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Truman Capote, born September 30th, 1924 in New Orleans,  was often viewed as a chronicler of chic Manhattan party life, but became most famous for writing a gritty account about the murder of a family in Kansas. In Cold Blood changed journalism, creating what Capote termed the non-fiction novel.

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Capote’s work, published in 1966, advanced what was described by fellow author Tom Wolfe as the New Journalism, combining elements of fiction writing and fact together. Capote honed his craft to tell a story that used narrative fiction elements to describe a horror on the prairie, when four members of the Clutter family of Holcomb, Kansas, were murdered in November 1959. The perpetrators were two ex-cons who came in fruitless search of cash they thought was in the farmhouse.

Capote embraced the style of New Journalism in his account of the Kansas murders, using first-person description to connect the murdered family and their killers. Teacher W. G. Nicholson said the New Journalism was an essential response to the television era, which threatened both print journalism and fiction. He quotes Clay Felker, the editor of New York Magazine, as saying, “We had to do something television couldn’t do. It wasn’t enough to give interpretation. We had to give style, too.”

The style worked for In Cold Blood, taking the dispassionate journalistic observer out of the story and replacing him with a reporter invested in the story. Capote humanized his subjects, including the main investigator of the crime, the family, and, most controversially, the killers. He described one killer’s emotional issues as a child, with the killer emerging as a literate psychopath (a characterization disputed by those who knew him). In painstaking detail, Capote wrote about the daily activities of all involved, culminating in the murder. One critic noted that the murder was anything but a calm act done “in cold blood.” According to scholar Donald Pizer, the title likely refers to the state of Kansas, which executed the killers in a legal, dispassionate manner.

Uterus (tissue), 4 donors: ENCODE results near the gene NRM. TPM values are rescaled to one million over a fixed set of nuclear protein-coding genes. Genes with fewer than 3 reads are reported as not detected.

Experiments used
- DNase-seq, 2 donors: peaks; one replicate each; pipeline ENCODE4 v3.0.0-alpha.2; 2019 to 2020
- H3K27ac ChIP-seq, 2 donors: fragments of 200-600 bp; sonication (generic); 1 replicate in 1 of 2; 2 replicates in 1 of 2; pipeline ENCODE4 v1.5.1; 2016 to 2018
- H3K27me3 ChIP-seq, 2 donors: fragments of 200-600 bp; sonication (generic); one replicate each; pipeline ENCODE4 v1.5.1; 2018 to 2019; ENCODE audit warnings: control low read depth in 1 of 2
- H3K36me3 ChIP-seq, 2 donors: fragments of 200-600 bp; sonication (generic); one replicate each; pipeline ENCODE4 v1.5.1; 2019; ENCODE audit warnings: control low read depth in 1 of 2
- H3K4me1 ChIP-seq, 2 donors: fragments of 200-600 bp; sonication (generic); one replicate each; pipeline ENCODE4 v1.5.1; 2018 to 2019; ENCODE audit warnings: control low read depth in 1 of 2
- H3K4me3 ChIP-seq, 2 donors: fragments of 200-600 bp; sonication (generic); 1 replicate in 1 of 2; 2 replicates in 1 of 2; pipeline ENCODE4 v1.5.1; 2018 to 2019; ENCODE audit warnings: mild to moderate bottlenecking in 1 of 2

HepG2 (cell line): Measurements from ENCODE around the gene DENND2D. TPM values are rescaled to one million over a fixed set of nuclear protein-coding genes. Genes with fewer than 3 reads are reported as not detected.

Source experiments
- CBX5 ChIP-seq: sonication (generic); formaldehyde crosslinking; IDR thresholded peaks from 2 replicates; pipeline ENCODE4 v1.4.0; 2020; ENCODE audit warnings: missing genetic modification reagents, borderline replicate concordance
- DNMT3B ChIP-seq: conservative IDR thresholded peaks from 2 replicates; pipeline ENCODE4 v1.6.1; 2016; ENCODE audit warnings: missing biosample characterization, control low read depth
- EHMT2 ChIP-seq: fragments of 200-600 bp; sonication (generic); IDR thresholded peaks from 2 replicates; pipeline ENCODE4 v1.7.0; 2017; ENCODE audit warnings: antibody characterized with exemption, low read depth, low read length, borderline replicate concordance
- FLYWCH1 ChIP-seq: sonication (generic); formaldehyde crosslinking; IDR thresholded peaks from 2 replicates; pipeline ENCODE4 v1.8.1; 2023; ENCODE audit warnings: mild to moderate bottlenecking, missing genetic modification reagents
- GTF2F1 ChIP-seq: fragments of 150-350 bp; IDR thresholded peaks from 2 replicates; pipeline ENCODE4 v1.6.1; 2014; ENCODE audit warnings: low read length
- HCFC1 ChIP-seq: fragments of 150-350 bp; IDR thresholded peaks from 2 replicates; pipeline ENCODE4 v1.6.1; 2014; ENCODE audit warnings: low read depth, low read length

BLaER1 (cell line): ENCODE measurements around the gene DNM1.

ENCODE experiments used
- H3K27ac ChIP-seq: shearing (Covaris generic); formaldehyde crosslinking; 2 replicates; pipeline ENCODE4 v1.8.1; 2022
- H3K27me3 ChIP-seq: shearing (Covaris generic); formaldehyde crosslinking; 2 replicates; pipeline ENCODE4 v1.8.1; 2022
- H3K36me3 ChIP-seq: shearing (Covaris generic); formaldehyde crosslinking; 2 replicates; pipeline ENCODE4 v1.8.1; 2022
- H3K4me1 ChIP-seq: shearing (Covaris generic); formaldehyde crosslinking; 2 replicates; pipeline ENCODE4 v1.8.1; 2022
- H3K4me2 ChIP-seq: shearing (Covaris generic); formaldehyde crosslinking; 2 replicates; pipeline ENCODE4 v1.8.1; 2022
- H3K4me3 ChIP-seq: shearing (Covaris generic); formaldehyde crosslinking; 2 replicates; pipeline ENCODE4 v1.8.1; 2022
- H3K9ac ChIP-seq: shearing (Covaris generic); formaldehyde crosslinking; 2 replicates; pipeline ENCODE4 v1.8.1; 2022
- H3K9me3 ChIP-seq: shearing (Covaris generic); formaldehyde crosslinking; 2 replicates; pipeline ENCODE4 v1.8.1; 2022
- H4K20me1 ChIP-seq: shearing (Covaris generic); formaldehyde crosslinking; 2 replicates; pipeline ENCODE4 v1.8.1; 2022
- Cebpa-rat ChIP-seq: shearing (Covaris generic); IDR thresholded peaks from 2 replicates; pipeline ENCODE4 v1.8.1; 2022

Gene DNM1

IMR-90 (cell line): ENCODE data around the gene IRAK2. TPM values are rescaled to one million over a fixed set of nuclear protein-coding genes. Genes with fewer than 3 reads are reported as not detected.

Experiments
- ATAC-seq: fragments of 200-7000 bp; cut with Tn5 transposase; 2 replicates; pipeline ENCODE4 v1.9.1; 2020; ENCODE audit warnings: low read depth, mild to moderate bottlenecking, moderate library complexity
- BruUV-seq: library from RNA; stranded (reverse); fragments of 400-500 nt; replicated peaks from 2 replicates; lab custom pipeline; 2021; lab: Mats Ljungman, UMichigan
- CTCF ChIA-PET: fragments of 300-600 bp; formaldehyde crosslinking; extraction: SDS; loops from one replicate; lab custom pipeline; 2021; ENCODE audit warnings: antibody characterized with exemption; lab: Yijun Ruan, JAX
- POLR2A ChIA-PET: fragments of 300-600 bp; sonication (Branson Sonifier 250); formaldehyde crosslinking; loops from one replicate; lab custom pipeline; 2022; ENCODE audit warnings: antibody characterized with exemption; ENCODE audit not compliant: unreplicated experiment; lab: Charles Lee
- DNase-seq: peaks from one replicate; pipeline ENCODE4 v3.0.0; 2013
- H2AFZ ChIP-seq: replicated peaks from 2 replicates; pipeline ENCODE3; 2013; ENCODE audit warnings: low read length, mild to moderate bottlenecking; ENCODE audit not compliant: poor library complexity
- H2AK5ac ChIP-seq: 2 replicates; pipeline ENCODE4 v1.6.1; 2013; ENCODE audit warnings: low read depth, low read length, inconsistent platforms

Capote argued that his approach was closer to reality than the more traditional form of crime reporting. But some critics were less impressed by the story’s veracity. The original story was serialized in the New Yorker. Jack De Bellis writes that by the time the story made it into book form, it had undergone 5,000 revisions, calling into question Capote’s approach. Capote often didn’t take notes and relied on what he said was his photographic memory. At the execution, Capote reported remarks made by the chief investigator’s wife and one of the subjects that other witnesses did not hear.

Some critics castigated the New Journalism approach. According to Nicholson, Dwight McDonald called the approach “parajournalism” that created a bastard form between fiction and non-fiction, placing the reporter in the center of the story. Others argued that Capote, who had a difficult relationship with his native South, had transposed those negative feelings to small town life in Kansas.

Still In Cold Blood proved to be a success, both commercially and, for most critics, artistically. The book was subtitled, “A True Account of a Multiple Murder and Its Consequences.” Capote’s writing made the consequences spellbinding, even if some contended he was a bit loose with the actual facts of the case in service of greater truth of tragedy.


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The English Journal, Vol. 65, No. 3 (Mar., 1976), pp. 55-57
National Council of Teachers of English
Journal of Modern Literature, Vol. 2, No. 1 (Sep., 1971), pp. 105-118
Indiana University Press
Journal of Modern Literature, Vol. 7, No. 3 (Sep., 1979), pp. 519-536
Indiana University Press